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Every church in Norfolk should have solar panels, says UEA prof



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A UEA philosophy professor and former Member of the European Parliament has proposed covering the roofs of every Norfolk church in solar panels.

Professor Catherine Rowett, who represented the East of England in Brussels from May 2019 to January 2020, said installing panels on local churches for community energy use was a “win-win situation” for all involved.

The idea was floated at a recent debate organised by the Norwich Society, where Prof Rowett – a Green Party member – said: “I had a project which hasn’t born much fruit yet but maybe will, to work to get solar panels on the roofs of all churches in all villages in Norfolk – because every church has a huge, south-facing roof.

Holy Trinity Church in Newark has had large solar panels installed on the roof, in the shape of a cross, by Renergy Solutions.. (56600746)
Holy Trinity Church in Newark has had large solar panels installed on the roof, in the shape of a cross, by Renergy Solutions.. (56600746)

“There are very good systems that you can get that are compatible with heritage regulations and you could have community minibuses that are charged from these things.

“It would be a win-win situation and would create a really good outcome for every community that had such a thing.”

In comments this week, prof Rowett explained that she began looking into the concept towards the end of her time as an MEP, and that she would ideally like to return to it at some stage.

“It was partly in light of a report I’d had done [called Energising the East], and that had proposed community energy projects,” she said.

“I wrote to all the Church of England dioceses [in the East], and I got some responses, and went to see the diocese [environmental] officer in Chelmsford.”

Although the arrival of the Covid pandemic had slowed down the project’s progress, prof Rowett said some promising solar initiatives had been started in parts of the region, albeit with relatively few in Norfolk so far.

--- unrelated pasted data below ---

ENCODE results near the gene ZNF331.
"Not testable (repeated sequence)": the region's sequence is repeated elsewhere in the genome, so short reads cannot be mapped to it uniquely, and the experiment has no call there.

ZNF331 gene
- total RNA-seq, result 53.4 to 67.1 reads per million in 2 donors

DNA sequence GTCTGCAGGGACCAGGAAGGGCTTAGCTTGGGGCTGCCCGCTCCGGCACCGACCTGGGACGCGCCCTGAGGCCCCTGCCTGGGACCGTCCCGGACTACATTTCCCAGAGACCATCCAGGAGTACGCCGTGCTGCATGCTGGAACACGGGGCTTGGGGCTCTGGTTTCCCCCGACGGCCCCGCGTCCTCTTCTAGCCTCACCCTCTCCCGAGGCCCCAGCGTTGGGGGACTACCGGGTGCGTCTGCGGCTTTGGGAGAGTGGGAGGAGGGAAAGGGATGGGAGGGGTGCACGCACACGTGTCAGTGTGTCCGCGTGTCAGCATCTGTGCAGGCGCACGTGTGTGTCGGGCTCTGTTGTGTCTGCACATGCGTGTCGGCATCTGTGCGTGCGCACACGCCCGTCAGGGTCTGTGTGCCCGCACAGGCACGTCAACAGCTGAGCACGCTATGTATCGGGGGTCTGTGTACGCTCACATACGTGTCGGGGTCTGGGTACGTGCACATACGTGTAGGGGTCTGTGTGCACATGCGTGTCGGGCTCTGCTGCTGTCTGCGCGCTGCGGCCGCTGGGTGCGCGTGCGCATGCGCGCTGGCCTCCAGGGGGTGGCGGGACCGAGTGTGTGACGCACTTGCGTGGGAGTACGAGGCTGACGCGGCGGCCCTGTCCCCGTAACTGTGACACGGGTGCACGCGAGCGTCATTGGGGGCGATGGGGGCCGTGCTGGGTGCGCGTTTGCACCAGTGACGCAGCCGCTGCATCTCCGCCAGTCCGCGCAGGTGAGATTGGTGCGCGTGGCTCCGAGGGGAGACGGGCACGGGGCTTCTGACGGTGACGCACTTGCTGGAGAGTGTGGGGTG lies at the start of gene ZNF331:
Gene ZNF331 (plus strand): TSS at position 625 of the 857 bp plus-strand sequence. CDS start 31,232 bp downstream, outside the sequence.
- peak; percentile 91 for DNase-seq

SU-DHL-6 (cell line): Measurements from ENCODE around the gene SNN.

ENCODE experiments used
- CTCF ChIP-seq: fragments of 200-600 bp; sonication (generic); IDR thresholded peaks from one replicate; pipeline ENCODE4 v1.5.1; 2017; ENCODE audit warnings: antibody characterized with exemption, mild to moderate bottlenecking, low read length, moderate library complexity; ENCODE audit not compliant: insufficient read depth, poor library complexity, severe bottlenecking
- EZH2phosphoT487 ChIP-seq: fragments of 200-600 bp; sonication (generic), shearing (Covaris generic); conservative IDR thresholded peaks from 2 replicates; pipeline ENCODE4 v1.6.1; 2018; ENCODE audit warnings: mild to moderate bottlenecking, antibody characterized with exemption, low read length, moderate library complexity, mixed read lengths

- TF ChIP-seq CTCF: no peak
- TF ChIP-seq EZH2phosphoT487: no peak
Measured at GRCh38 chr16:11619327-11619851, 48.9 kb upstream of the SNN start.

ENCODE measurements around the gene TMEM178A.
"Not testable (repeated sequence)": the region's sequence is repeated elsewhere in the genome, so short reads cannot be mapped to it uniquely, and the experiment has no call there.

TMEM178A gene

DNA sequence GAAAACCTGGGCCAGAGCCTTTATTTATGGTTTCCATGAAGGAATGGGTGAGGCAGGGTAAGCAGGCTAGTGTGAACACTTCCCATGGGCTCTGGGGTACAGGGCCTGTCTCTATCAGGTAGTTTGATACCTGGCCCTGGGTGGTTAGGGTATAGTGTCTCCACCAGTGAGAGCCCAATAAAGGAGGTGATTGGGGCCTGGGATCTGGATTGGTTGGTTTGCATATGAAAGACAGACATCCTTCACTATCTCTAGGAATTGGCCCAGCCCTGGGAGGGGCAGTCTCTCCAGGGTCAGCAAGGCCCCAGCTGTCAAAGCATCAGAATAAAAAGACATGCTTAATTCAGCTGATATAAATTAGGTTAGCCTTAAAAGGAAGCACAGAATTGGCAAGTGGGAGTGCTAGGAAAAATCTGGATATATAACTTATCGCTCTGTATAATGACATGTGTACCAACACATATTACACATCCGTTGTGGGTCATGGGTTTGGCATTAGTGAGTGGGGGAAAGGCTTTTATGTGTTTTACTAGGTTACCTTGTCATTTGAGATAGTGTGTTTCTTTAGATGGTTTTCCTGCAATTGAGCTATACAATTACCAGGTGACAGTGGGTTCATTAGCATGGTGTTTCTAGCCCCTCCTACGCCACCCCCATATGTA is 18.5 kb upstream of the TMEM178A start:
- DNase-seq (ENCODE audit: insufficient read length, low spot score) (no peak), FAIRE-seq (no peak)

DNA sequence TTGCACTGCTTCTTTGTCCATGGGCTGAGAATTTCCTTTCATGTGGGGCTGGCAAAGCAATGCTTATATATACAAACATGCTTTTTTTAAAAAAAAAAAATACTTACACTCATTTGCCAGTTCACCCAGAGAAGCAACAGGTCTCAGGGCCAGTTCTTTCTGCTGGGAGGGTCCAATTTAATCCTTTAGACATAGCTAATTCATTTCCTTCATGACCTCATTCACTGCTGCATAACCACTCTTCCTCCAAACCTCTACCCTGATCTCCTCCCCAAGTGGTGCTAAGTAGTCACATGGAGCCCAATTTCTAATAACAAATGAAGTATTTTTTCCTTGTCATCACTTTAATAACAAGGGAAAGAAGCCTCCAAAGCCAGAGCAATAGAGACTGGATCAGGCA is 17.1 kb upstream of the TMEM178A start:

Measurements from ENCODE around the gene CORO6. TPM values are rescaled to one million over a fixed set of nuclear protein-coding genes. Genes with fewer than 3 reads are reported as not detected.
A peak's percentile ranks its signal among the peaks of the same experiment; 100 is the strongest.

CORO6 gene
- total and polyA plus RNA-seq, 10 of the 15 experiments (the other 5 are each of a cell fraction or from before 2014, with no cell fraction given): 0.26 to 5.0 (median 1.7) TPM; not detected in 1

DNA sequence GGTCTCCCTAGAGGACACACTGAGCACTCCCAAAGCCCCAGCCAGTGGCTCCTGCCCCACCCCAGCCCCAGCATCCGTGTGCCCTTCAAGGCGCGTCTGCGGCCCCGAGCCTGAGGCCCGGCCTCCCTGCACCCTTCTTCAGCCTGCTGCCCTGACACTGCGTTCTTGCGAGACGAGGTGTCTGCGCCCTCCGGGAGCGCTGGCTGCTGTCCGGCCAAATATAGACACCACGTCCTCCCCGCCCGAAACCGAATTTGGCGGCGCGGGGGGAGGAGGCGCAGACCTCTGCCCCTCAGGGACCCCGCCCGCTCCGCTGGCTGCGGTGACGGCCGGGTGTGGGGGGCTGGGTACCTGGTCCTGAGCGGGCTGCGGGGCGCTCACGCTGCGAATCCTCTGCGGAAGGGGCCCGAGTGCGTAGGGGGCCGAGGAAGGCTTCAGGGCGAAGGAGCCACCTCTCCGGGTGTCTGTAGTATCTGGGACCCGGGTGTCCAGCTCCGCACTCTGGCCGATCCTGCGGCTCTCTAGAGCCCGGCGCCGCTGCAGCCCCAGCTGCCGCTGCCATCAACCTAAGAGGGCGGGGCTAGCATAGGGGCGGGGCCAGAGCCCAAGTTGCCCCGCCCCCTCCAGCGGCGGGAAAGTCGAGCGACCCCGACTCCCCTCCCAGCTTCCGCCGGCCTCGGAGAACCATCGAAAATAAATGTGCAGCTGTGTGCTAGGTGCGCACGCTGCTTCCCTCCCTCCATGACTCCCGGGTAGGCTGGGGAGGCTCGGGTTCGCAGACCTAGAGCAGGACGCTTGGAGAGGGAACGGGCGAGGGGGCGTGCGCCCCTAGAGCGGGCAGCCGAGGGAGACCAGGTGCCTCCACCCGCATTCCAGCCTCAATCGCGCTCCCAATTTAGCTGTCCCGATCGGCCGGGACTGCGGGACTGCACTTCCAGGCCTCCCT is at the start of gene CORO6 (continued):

She added churches could strive to become not just carbon-neutral, but provide energy benefits to the communities they serve too, such as through electric minibuses.

The idea of installing panels on churches was welcomed this week by the Diocese of Norwich – whose Bishop, Graham Usher, has been appointed by Archbishop of Canterbury Justin Welby as Lead Bishop for the Environment.

Barbara Bryant, a member of the diocese’s environment working group, said: “Solar panels could be appropriate for rural churches in slightly larger settlements, in market towns and urban areas.

“There are many things to take into consideration, such as cost, maintenance and preserving the heritage of what are mostly listed buildings.

“However, churches have always been adapted down the centuries and this is the challenge for today’s worshippers to find ways to enable this ongoing change to happen sustainably.

“We are actively supporting our church communities who are seeking to do this in imaginative and creative ways.

Ms Bryant pointed out the Church of England has already drawn up a routemap to net zero by 2030 and the vast majority of Norfolk’s rural churches “have a tiny carbon footprint”.

“There are many projects already underway to reduce our carbon footprint of our churches, clergy housing, offices and schools…

“Many of our churches have already signed-up to the “eco church” scheme, which provides a framework for applying environmental and biodiversity issues across every aspect of our joint commitment to strive to safeguard the integrity of creation and sustain and renew the life of the earth.

“It covers every area of our life as a Christian community, from the management of church buildings and church land, to lifestyle and community and global engagement. It’s at the heart of our Christian faith.”

A tried and tested idea

The idea of churches and other religious buildings playing host to solar panels is not a completely new one.

Gloucester and Salisbury’s cathedrals have had panels loaded on their rooftops since 2016 and 2020, respectively.

Even relatively small churches such as St John’s in Old Trafford, Manchester and St Peter’s in Petersfield, Hampshire, produce tens of thousands of kilowatts of electricity per year from their own solar arrays.

Meanwhile in Norfolk, the Rt Rev Graham Usher, the Bishop of Norwich, has recently launched a consultation to consider new ways of utilising some of the county’s less-used churches.

As a former ecologist, and the Anglican church’s lead on the environment, Bishop Usher has been tasked with finding innovative ways to respond to climate change – raising the question of whether solar projects could be included among them.



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